The relative lack of genetic diversity among modern humans may be attributed to at least two factors. First, the well documented and extensive migrations of populations over thousands of years, especially since the development of agriculture, have to a significant degree counter-acted the tendency toward regional genetic isolation. Secondly, and perhaps more importantly, the entirety of human evolution, at least from the first appearance of the genus Homo (roughly two million years ago), if not before, has been characterized by an ever-increasing reliance on culture and technology rather than changes in physical attributes. Intelligence has become human’s primary mode of adaptation.

Lewontin often described himself as a Marxist. A dialectical and materialist approach in his scientific work is evident. It appears, for example, in his article “Organism and Environment.” He argued that many researchers see Darwinism as viewing organisms merely reacting to selective forces generated by their environment. On the contrary, he argued that organisms play an active role in creating their environment. They are one opposite in the dialectical interaction among all the physical and biological components collectively acting and reacting to each other and are thus engaged in an ever-changing dynamic that produces the environment. Elsewhere, he criticized the concept that at any given time organisms are optimally adapted to their contemporaneous environment, rather than being in constant adaptive flux.

He once said, “Science is a social activity just like being a policeman, a factory worker or a politician.” Intent on disseminating the results of his research to a wide audience, Lewontin authored or coauthored a number of books and essays, many of the latter published in the New York Review of Books, aimed at the non-specialist. In 1985, for example, he coauthored, with Richard Levins, The Dialectical Biologist, which he dedicated to Frederick Engels. In it, he characterized the concept of race as an “indication of the power of socioeconomically based ideology over the supposed objectivity of knowledge.”

Curiously, he downplayed the significance of the Human Genome Project, which he viewed as a reductionist effort to define a “blueprint” for a human being, which he associated with attempts to genetically delineate races, IQ and promote eugenics. To the contrary, it is a significant accomplishment, when understood as elucidating one “opposite” in the dialectical interaction between biology and environment in the development of human beings.

Lewontin felt that a scientist also has a responsibility to engage in politics. “As academics we are supported by society in a pretty nice way.” “To make a claim on the resources of society you have to do more than say ‘I want to satisfy my intellectual curiosity’—that’s just a kind of masturbation that is not justified as far as I’m concerned. So you have to do politics. [And in politics,] science provides you with legitimacy. When you lose your legitimacy as a scientist, you lose your legitimacy as a commentator.”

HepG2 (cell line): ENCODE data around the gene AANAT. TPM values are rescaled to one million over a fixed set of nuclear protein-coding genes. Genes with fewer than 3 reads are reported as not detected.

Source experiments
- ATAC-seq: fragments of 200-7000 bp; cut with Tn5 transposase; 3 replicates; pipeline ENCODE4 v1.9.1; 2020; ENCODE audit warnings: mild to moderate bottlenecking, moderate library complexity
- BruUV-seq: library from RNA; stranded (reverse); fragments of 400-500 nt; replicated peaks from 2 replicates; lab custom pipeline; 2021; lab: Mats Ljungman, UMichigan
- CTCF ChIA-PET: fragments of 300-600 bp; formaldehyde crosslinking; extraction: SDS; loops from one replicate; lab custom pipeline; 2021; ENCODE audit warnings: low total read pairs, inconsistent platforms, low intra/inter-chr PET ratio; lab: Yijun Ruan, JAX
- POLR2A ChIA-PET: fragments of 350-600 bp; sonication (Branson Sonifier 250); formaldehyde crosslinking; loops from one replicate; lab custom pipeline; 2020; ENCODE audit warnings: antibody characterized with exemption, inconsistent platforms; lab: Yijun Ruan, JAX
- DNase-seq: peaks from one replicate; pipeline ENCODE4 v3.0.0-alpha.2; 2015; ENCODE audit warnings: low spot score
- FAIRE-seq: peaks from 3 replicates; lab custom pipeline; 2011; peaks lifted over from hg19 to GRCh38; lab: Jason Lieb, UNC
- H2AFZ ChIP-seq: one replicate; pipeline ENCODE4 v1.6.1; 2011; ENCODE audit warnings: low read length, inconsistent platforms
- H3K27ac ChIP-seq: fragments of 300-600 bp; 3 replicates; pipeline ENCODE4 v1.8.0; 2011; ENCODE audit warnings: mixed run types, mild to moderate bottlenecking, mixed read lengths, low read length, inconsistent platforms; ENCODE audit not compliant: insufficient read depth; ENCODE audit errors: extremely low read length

His strong commitment to scientific integrity is well known. However, his view of himself as a “commentator” defined his political activities, which were clearly reformist and not revolutionary. While he criticized capitalism’s distorting effects on science, Lewontin’s “Marxism” does not appear to have gone beyond protest politics in his youth and social criticism in his later years. He opposed the Vietnam War, including resigning from the prestigious National Academy of Sciences due to its collaboration with the US Department of Defense, and criticized scientists, such as Edward Teller, who were involved in military research. His later social commentary included criticism of agribusiness for developing genetically modified crops, not for superior quality but to entrap farmers into having to buy seed from them rather than being able to use a portion of the previous year’s crop as seed stock for the new season.

He was associated with such protest groups as Science for the People (after it was purged of its more radical elements) and Science for Vietnam. There is no indication that he was ever directly involved in explicitly socialist politics or the specific struggles of the working class.

Lewontin collaborated for a time with Stephen Jay Gould, another Harvard professor, who is also noted for opposing genetic determinism, including in the famous essay, “The Spandrels of San Marco and the Panglossian Paradigm: A Critique of the Adaptationist Programme.” In it, they proposed that certain components of an organism’s genetic makeup are necessary in order for other mechanisms to function properly but are not in themselves necessarily adaptive, highlighting the high degree of complexity in the interaction of various genes.

The scientific dispute between the three Harvard colleagues became so heated that Wilson reportedly would avoid sharing an elevator with either Gould or Lewontin. Lewontin is also known for refusing to take credit for work actually accomplished by his students. In this he is the rare exception to a practice all too common in academia.

Later he broke with Gould over what he perceived as the latter’s quest for celebrity. In an interview, he described the basis for his falling out with Gould:

Now I should warn you about my prejudices. Steve and I taught evolution together for years and in a sense we struggled in class constantly because Steve, in my view, was preoccupied with the desire to be considered a very original and great evolutionary theorist. So he would exaggerate and even caricature certain features, which are true but not the way you want to present them.

Richard Lewontin made significant and substantial contributions to our understanding of biological evolution and human diversity. He will be missed.